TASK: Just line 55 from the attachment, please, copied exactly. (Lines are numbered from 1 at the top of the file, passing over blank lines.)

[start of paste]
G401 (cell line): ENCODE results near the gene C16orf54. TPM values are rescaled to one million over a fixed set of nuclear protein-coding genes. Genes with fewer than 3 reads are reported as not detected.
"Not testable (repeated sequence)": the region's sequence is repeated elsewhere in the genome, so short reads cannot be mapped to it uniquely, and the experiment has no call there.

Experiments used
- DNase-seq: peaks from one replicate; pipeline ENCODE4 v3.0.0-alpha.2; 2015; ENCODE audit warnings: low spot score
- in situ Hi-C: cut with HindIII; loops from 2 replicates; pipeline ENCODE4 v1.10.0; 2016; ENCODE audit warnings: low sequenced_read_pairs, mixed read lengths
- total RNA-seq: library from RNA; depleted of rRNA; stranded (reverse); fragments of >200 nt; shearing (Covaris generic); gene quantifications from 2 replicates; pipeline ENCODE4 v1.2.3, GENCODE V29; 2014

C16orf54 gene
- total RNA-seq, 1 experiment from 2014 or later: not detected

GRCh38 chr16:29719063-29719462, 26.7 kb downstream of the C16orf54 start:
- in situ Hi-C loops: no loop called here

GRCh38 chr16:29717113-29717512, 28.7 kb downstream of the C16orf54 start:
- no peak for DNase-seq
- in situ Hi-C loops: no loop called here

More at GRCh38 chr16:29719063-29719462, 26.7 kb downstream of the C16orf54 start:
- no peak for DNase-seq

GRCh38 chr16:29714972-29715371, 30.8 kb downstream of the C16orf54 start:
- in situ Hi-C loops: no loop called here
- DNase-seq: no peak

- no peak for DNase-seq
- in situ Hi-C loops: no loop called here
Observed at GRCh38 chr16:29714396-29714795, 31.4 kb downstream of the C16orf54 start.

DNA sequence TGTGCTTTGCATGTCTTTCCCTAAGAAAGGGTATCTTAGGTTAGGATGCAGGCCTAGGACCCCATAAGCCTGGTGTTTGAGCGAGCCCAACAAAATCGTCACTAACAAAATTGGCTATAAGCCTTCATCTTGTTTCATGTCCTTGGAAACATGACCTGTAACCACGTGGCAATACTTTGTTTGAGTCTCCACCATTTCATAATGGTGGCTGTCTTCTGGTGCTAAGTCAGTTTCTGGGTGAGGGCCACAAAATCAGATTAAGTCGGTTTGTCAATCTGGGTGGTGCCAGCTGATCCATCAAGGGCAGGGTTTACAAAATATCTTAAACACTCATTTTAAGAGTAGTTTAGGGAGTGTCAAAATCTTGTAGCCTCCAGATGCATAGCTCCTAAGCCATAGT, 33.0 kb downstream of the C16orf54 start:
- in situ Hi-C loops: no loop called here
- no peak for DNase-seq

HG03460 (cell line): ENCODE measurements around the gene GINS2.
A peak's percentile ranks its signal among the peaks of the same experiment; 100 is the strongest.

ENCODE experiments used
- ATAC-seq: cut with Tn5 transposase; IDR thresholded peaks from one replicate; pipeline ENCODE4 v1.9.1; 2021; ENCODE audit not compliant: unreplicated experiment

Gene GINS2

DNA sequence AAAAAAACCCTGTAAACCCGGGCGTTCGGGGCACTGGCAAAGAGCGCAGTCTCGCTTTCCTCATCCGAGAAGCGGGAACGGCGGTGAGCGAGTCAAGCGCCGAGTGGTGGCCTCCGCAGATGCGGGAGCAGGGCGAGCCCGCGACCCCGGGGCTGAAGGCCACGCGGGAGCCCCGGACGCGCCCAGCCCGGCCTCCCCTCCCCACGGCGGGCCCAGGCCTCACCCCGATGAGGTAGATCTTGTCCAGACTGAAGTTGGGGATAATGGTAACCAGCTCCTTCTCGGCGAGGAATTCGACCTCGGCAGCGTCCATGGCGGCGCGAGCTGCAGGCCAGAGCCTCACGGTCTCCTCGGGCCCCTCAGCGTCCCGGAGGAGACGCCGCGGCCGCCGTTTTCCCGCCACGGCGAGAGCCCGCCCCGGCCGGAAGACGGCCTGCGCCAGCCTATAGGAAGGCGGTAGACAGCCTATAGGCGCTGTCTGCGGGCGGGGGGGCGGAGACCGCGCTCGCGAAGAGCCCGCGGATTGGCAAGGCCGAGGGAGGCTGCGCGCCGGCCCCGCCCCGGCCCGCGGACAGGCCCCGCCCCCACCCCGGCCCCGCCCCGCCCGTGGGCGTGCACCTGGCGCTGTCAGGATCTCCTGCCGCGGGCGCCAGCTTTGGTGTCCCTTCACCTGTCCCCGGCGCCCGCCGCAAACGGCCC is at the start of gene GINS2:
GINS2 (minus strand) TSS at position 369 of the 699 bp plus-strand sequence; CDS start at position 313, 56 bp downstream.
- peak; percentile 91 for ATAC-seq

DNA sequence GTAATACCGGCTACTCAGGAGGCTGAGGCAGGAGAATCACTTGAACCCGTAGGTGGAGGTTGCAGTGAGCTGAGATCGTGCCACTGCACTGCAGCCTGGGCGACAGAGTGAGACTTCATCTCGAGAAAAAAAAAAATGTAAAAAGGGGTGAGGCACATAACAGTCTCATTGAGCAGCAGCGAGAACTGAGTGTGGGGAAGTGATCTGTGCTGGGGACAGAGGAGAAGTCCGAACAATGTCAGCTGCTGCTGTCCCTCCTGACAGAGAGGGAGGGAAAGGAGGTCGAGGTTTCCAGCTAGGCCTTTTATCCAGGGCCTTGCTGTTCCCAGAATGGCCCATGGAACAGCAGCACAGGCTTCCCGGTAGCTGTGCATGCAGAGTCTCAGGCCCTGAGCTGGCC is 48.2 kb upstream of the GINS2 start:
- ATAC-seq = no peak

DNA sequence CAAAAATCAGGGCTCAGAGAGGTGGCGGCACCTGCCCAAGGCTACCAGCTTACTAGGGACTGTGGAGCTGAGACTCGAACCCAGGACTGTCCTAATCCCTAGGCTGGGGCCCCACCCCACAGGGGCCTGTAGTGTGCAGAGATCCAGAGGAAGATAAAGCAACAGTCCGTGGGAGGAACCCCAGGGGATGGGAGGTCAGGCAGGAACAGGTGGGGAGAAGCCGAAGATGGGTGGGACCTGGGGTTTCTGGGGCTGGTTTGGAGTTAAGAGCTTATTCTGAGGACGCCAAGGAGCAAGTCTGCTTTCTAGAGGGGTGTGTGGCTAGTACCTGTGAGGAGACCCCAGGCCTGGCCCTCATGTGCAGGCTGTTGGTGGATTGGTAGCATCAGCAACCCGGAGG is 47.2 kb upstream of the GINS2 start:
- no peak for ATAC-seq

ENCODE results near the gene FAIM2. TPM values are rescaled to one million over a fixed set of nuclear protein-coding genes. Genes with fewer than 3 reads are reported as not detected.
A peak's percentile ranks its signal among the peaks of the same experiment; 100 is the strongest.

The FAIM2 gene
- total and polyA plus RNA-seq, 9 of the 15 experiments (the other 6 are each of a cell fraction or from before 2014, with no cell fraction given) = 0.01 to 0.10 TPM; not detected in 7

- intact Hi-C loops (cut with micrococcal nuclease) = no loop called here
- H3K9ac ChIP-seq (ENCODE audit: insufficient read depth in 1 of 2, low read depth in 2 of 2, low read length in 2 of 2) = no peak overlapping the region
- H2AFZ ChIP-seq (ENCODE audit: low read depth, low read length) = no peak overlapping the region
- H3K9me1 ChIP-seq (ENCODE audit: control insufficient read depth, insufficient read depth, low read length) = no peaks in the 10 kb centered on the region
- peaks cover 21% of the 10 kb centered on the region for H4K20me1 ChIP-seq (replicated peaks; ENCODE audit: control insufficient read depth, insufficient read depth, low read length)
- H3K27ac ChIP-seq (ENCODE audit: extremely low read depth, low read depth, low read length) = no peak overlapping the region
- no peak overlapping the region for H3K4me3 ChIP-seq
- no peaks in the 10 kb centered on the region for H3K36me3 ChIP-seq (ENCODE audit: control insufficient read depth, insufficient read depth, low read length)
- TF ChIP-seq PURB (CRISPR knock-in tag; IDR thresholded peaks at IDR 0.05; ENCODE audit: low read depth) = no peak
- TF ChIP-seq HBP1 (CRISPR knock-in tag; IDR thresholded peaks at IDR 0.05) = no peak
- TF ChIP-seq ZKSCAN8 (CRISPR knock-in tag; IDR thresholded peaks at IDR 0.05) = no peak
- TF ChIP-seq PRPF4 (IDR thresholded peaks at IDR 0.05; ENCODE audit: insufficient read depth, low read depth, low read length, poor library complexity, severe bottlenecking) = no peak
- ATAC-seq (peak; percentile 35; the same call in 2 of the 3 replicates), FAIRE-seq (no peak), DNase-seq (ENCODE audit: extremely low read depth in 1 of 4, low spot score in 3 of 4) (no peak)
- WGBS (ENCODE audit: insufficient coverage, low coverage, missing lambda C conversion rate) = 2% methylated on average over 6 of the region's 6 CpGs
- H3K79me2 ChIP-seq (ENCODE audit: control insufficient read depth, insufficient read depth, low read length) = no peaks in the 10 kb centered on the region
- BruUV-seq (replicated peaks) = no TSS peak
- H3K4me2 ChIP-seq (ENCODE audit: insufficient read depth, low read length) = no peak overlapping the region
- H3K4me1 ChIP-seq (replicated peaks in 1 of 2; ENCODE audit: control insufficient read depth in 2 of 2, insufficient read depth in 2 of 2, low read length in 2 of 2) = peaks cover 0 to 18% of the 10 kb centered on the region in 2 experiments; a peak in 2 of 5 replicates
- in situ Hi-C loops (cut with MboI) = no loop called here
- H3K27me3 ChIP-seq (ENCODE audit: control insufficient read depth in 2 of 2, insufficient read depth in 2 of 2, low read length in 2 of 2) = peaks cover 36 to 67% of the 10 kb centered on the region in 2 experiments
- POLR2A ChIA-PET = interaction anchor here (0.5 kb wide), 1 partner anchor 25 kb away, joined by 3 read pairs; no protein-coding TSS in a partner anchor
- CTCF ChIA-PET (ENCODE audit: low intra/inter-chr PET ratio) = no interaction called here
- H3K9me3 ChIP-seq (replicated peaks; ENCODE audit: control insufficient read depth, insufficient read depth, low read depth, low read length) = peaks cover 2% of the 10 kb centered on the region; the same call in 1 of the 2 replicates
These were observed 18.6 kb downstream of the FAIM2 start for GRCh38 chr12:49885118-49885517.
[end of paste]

- H3K79me2 ChIP-seq (ENCODE audit: control insufficient read depth, insufficient read depth, low read length) = no peaks in the 10 kb centered on the region